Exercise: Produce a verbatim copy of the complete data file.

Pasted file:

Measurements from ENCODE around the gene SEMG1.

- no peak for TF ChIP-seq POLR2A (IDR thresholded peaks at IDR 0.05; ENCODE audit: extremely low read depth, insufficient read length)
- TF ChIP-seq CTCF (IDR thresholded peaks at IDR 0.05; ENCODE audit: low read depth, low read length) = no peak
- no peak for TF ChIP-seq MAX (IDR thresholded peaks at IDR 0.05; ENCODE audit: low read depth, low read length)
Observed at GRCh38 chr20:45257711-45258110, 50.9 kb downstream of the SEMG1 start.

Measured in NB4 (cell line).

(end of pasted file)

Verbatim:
Measurements from ENCODE around the gene SEMG1.

- no peak for TF ChIP-seq POLR2A (IDR thresholded peaks at IDR 0.05; ENCODE audit: extremely low read depth, insufficient read length)
- TF ChIP-seq CTCF (IDR thresholded peaks at IDR 0.05; ENCODE audit: low read depth, low read length) = no peak
- no peak for TF ChIP-seq MAX (IDR thresholded peaks at IDR 0.05; ENCODE audit: low read depth, low read length)
Observed at GRCh38 chr20:45257711-45258110, 50.9 kb downstream of the SEMG1 start.

Measured in NB4 (cell line).